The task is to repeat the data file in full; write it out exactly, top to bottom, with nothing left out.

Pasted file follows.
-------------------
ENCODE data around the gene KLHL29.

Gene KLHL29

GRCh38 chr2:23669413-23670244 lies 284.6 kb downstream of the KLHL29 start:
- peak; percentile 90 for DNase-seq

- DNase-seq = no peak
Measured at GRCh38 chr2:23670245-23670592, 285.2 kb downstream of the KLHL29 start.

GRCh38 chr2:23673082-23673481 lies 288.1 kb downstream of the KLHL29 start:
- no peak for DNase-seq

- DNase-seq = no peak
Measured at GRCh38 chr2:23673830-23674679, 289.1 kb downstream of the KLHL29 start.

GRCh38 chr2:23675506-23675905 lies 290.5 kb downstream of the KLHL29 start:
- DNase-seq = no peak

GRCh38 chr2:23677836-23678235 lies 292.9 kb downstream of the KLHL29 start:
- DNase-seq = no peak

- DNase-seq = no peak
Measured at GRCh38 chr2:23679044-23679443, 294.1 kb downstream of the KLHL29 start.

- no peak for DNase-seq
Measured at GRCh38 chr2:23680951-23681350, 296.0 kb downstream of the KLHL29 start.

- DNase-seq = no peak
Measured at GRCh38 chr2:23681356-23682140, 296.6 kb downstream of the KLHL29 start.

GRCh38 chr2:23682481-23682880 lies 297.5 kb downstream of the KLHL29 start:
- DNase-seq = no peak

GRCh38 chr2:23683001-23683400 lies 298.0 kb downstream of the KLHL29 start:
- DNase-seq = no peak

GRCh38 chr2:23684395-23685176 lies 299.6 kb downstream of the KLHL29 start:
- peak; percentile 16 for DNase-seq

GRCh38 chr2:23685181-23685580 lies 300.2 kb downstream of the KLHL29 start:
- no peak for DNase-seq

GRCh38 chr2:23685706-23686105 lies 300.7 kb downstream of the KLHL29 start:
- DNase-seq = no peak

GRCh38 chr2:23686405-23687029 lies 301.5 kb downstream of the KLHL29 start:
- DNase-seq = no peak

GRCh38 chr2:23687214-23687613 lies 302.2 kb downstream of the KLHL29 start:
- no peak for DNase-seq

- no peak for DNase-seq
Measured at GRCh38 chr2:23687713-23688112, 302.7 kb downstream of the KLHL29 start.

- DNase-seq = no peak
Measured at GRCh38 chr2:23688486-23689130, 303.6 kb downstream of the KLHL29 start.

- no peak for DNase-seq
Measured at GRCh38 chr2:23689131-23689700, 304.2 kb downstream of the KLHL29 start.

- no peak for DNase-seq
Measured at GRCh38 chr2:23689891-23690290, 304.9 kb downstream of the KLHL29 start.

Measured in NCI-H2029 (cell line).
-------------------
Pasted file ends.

ENCODE data around the gene KLHL29.

Gene KLHL29

GRCh38 chr2:23669413-23670244 lies 284.6 kb downstream of the KLHL29 start:
- peak; percentile 90 for DNase-seq

- DNase-seq = no peak
Measured at GRCh38 chr2:23670245-23670592, 285.2 kb downstream of the KLHL29 start.

GRCh38 chr2:23673082-23673481 lies 288.1 kb downstream of the KLHL29 start:
- no peak for DNase-seq

- DNase-seq = no peak
Measured at GRCh38 chr2:23673830-23674679, 289.1 kb downstream of the KLHL29 start.

GRCh38 chr2:23675506-23675905 lies 290.5 kb downstream of the KLHL29 start:
- DNase-seq = no peak

GRCh38 chr2:23677836-23678235 lies 292.9 kb downstream of the KLHL29 start:
- DNase-seq = no peak

- DNase-seq = no peak
Measured at GRCh38 chr2:23679044-23679443, 294.1 kb downstream of the KLHL29 start.

- no peak for DNase-seq
Measured at GRCh38 chr2:23680951-23681350, 296.0 kb downstream of the KLHL29 start.

- DNase-seq = no peak
Measured at GRCh38 chr2:23681356-23682140, 296.6 kb downstream of the KLHL29 start.

GRCh38 chr2:23682481-23682880 lies 297.5 kb downstream of the KLHL29 start:
- DNase-seq = no peak

GRCh38 chr2:23683001-23683400 lies 298.0 kb downstream of the KLHL29 start:
- DNase-seq = no peak

GRCh38 chr2:23684395-23685176 lies 299.6 kb downstream of the KLHL29 start:
- peak; percentile 16 for DNase-seq

GRCh38 chr2:23685181-23685580 lies 300.2 kb downstream of the KLHL29 start:
- no peak for DNase-seq

GRCh38 chr2:23685706-23686105 lies 300.7 kb downstream of the KLHL29 start:
- DNase-seq = no peak

GRCh38 chr2:23686405-23687029 lies 301.5 kb downstream of the KLHL29 start:
- DNase-seq = no peak

GRCh38 chr2:23687214-23687613 lies 302.2 kb downstream of the KLHL29 start:
- no peak for DNase-seq

- no peak for DNase-seq
Measured at GRCh38 chr2:23687713-23688112, 302.7 kb downstream of the KLHL29 start.

- DNase-seq = no peak
Measured at GRCh38 chr2:23688486-23689130, 303.6 kb downstream of the KLHL29 start.

- no peak for DNase-seq
Measured at GRCh38 chr2:23689131-23689700, 304.2 kb downstream of the KLHL29 start.

- no peak for DNase-seq
Measured at GRCh38 chr2:23689891-23690290, 304.9 kb downstream of the KLHL29 start.

Measured in NCI-H2029 (cell line).